“The door of opportunity is wide open if you are prepared.”
What is the purpose of a door? Is it to define a space that is ours, affording us privacy of thought and deed, allowing us to keep things safe from would-be thieves and prying eyes? Or is it something more utilitarian and practical: a piece of material designed to keep the cold out and the warmth in?
Classroom doors fulfil all these functions, and probably a good few more. If we open them, or remove them altogether (with some walls for good measure) we risk losing some of the things we hold most dear, because however you look at it, doors represent a barrier. You can hide a multitude of sins behind a closed-door, but also a wealth of good practice and opportunity…
One well-known commentator suggested not so long ago, that the reason teachers inwere reluctant to open their classroom doors to visitors, was because of what went on inside them was so appalling, that they were too ashamed to let people see the reality.
Is this really the case, though? In my job I am privileged to visit schools, working with classroom teachers and Senior Leaders on a whole range of school improvement issues. I sit in on lessons frequently.
It is daunting being aand it can be nerve-wracking having someone watch you teach, looking out for what’s going well, but ready to pick up on what isn’t. Good teachers put so much of themselves into their lessons, from the planning through to the execution; and what teacher worth their salt doesn’t want to be seen at their best, overseeing happy, engaged and interested children, who are learning and making good progress?
For a variety of reasons, it isn’t always like this though, and we naturally fear exposure and criticism if it all begins to go horribly wrong. Thank goodness for that firmly closed-door, when things are unravelling and nothing is going to plan!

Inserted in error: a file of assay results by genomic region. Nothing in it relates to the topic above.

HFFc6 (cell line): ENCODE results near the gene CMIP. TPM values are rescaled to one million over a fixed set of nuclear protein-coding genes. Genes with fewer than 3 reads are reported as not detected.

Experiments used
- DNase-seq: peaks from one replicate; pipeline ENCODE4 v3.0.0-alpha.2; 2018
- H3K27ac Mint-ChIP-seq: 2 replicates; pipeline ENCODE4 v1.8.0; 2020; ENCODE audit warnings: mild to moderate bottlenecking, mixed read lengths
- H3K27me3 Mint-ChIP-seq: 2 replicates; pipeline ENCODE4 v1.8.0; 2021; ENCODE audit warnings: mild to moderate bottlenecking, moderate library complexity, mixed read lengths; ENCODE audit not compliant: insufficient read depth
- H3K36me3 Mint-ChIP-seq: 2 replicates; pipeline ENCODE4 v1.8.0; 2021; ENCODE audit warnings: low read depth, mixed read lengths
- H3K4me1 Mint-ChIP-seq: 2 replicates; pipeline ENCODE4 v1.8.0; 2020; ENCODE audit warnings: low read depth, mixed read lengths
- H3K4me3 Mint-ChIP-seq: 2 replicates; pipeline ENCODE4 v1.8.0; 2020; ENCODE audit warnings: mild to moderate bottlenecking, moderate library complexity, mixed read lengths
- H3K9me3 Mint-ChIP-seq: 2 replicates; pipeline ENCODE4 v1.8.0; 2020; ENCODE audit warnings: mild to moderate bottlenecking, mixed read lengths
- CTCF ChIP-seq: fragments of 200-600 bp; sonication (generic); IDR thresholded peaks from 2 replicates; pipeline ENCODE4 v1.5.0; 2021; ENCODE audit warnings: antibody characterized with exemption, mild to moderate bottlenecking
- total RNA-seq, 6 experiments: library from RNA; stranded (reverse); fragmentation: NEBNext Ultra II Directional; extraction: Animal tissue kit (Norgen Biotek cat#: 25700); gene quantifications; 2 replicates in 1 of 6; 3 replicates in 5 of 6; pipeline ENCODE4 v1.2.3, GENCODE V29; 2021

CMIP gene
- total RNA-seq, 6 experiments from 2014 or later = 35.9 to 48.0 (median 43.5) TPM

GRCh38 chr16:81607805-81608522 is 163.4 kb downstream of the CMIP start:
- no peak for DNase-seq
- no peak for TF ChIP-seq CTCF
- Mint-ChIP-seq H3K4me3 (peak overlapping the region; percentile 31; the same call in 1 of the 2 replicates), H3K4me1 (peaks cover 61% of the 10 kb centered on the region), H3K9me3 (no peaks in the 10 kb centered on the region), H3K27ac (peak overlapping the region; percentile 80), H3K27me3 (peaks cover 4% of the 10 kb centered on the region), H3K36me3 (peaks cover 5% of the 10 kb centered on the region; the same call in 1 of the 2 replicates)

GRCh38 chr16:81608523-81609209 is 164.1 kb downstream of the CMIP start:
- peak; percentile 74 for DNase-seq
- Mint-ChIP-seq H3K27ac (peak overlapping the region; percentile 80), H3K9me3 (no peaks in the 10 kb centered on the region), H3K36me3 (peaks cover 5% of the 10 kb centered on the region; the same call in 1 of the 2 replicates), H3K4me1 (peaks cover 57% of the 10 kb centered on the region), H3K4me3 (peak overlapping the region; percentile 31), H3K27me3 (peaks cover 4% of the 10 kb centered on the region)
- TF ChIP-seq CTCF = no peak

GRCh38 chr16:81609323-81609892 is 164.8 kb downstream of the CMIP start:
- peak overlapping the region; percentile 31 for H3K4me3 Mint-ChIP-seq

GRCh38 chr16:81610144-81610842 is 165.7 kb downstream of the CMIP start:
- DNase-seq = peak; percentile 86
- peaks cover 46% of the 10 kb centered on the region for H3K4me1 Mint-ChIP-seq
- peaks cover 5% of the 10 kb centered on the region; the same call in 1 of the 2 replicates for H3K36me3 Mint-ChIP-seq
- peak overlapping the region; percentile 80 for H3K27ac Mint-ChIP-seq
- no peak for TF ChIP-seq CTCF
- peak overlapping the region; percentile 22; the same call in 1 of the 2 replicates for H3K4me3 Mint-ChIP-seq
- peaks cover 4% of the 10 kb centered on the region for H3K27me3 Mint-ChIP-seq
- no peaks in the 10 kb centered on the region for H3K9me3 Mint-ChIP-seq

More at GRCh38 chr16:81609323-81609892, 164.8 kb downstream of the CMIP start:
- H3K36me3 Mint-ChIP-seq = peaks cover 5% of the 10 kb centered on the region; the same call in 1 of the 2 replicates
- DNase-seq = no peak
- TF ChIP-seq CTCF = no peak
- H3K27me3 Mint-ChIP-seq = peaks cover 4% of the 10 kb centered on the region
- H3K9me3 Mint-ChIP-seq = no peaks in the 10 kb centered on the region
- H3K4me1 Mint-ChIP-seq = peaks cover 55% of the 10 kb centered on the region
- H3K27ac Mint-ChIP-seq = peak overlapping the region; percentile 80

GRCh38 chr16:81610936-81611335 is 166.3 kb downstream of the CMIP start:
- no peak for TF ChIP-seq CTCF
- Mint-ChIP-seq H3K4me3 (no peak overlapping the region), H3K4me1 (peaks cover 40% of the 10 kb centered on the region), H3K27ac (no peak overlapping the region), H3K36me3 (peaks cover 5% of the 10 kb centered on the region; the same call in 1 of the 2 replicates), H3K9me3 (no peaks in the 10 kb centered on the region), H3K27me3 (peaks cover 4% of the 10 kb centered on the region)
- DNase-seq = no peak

Despite the possible risks involved, in my experience, opening the classroom door can be as liberating as it is daunting. It makes collaborating and sharing good practice so much easier. Dropping in on someone else teaching that dreaded year 9 class that always gives you so much trouble, can be a revelation – look how your colleague has the little darlings eating out of her hands, when you can’t even get them to sit in their seats! Talking to that person, discussing strategies, perhaps doing some joint planning or even co-teaching can help to build confidence and bring about improvement. Changing approaches or using new strategies as a result of watching someone else at work, or being watched yourself, not only gives you the opportunity to grow as a practitioner, but also takes away the sense of isolation often felt when we struggle with difficult classes alone.
Schools where dropping in and out of each other’s lessons is the norm tend to thrive on a culture of co-operation and creativity. Solutions are sought to problems, rather than blame being handed out and colleagues act as critical friends, supporting one another, bringing out the best in everyone… Such schools are usually happy places to work in.
Inevitably there will always be times when closing the classroom door is tempting, but those might be the very times when letting the world in would be much more beneficial in the long run. The door of opportunity is indeed there, if you are prepared to open it wide and let the light in – what have you got to lose?
Heather Leatt is an English & School Improvement Adviser
- The 6 Hottest Teaching Trends (And How Teachers Are Adopting Them) (edudemic.com)